Ottawa May Be Signaling Support for $7B Natural Gas Pipeline
A slight change in phrasing is feeding speculation that Canada’s federal government will soon approve a $7-billion natural gas pipeline from Fort St. John, near the British Columbia-Alberta border, to the country’s west coast.
The pipeline would pass through the Great Bear Rainforest, the world’s largest intact temperate forest, which Prime Minister Justin Trudeau had previously promised to protect from fossil development.
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“The Great Bear Rainforest is no place for a pipeline,” he tweeted December 19, 2013, with a hashtag referring to the proposed Northern Gateway oil pipeline. “Too many communities and too many jobs would be put at risk.”
“The Great Bear Rainforest is no place for a crude oil pipeline, and I haven’t changed my opinion on that,” he said last week, in response to a question about Northern Gateway.
“In opposition, his comments about pipelines moving through this part of the province were less precise,” CBC notes. “Trudeau did not include the words ‘crude oil’ in earlier declarations, as he did twice on Tuesday.”
That difference “would suggest Trudeau isn’t necessarily opposed to all pipelines” through the Great Bear, “just those carrying diluted bitumen from the oilsands,” writes Parliamentary reporter J.P. Tasker.
The pipeline in question, proposed by TransCanada Corporation, would move natural gas to Port Edward, on the B.C. coast, for transshipment to Asia. The federal Cabinet is due to decide on the project by October 2.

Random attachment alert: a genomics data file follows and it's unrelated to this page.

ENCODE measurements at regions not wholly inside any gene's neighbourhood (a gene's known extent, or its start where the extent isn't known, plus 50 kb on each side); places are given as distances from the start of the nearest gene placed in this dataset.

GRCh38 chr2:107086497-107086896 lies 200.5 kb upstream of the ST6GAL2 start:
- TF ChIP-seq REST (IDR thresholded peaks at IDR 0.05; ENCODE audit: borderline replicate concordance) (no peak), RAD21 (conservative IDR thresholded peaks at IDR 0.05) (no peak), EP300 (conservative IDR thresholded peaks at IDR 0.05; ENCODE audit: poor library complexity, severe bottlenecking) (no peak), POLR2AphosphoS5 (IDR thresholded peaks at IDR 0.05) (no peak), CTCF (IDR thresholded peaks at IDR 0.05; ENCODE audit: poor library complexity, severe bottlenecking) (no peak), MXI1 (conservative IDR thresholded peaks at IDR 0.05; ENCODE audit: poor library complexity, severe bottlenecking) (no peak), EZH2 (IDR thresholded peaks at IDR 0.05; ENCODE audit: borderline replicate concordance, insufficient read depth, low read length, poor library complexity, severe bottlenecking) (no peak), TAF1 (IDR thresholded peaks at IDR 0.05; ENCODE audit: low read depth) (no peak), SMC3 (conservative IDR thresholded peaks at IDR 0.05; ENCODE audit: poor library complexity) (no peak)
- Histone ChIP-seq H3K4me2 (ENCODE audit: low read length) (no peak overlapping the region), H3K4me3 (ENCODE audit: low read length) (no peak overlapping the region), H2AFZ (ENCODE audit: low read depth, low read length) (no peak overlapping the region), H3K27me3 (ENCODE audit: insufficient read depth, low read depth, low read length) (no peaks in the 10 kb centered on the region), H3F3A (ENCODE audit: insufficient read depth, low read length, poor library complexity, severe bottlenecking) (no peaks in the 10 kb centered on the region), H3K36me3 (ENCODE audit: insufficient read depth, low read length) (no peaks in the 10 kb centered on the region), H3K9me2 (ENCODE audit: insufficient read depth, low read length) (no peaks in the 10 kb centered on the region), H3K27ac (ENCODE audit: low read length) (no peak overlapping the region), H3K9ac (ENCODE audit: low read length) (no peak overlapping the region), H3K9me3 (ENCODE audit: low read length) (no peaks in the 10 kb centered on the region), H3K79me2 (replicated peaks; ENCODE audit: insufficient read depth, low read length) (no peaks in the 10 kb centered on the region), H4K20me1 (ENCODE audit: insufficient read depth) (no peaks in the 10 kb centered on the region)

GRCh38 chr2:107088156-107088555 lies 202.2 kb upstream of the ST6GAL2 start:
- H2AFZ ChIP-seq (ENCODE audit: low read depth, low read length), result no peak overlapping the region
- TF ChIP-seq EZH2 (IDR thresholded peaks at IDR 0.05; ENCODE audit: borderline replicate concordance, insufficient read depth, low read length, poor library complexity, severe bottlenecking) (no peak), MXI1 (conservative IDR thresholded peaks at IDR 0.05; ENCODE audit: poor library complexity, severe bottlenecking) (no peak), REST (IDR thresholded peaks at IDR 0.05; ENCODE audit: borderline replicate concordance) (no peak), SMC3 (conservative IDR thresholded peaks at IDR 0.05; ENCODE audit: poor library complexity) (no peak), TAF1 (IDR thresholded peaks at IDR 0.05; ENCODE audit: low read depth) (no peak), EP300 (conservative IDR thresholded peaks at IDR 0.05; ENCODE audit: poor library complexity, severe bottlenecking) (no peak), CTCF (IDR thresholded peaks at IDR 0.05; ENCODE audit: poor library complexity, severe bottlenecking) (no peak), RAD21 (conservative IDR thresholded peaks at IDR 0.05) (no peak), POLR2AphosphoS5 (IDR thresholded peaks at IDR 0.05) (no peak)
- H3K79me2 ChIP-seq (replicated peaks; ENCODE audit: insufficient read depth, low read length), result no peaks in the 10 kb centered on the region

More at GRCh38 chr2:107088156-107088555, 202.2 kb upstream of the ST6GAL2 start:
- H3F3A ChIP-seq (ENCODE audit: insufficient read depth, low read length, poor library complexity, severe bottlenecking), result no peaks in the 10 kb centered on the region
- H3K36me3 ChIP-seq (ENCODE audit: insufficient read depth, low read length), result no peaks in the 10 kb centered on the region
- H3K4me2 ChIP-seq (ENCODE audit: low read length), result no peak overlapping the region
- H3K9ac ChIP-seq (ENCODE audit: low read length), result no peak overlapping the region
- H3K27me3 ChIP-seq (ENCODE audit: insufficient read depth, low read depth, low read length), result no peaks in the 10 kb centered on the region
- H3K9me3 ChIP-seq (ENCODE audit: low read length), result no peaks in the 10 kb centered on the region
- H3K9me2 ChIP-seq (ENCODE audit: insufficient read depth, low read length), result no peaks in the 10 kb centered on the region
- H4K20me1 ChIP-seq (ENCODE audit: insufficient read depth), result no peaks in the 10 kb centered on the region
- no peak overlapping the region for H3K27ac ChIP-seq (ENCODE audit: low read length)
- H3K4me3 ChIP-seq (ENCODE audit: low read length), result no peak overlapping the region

With this and other pending decisions on the government’s fall agenda, analysts are buzzing about the mounting pressure on Trudeau to make some tough choices between climate policy and fossil pipelines.
“Canada’s PM cannot lead on climate change and support the expansion of oil sands pipelines at the same time,” writes digital marketer and communications strategist Kevin Grandia, citing Oil Change International’s blockbuster report on the very limited atmospheric space available for further fossil fuel extraction.
“Canada is fifth behind only Qatar, the United States, Russia, and Iran when it comes to the highest emissions from proposed new oil and gas developments,” he notes. Approving those projects could not be called climate leadership, “no matter how ‘bold’ your climate action plan might sound.”
For starters, Grandia calls on Trudeau to demonstrate his commitment to climate leadership by turning down Kinder Morgan’s proposed 590,000-barrel-per day Trans Mountain pipeline expansion.
At the Toronto Star, meanwhile, veteran reporter Paul Wells notes that the “social license” Trudeau has promised to seek out for new fossil fuel projects has been slow to materialize. The latest evidence: The landmark Treaty Alliance Against Tar Sands Expansion, in which 50 Aboriginal groups from Canada and U.S. promised mutual support against tar sands/oil sands development in their territories.
“These groups, like every environmental lobby worth the name, seem unswayed by the prospect of a national Canadian carbon price at some not-too-distant point in the future,” Wells writes. “They seem unconvinced, and it’s no wonder, by the very mixed results the Trudeau government has had in attempting to reform the National Energy Board.”
He adds that “whether you feel good or bad about the near-total collapse of any chance that oil will find its way to market through new pipelines anytime soon will depend on your feelings about oilsands oil and climate change.” But if Trudeau is still committed to fossil exports, Wells says, it’s “his move now—if he has one.”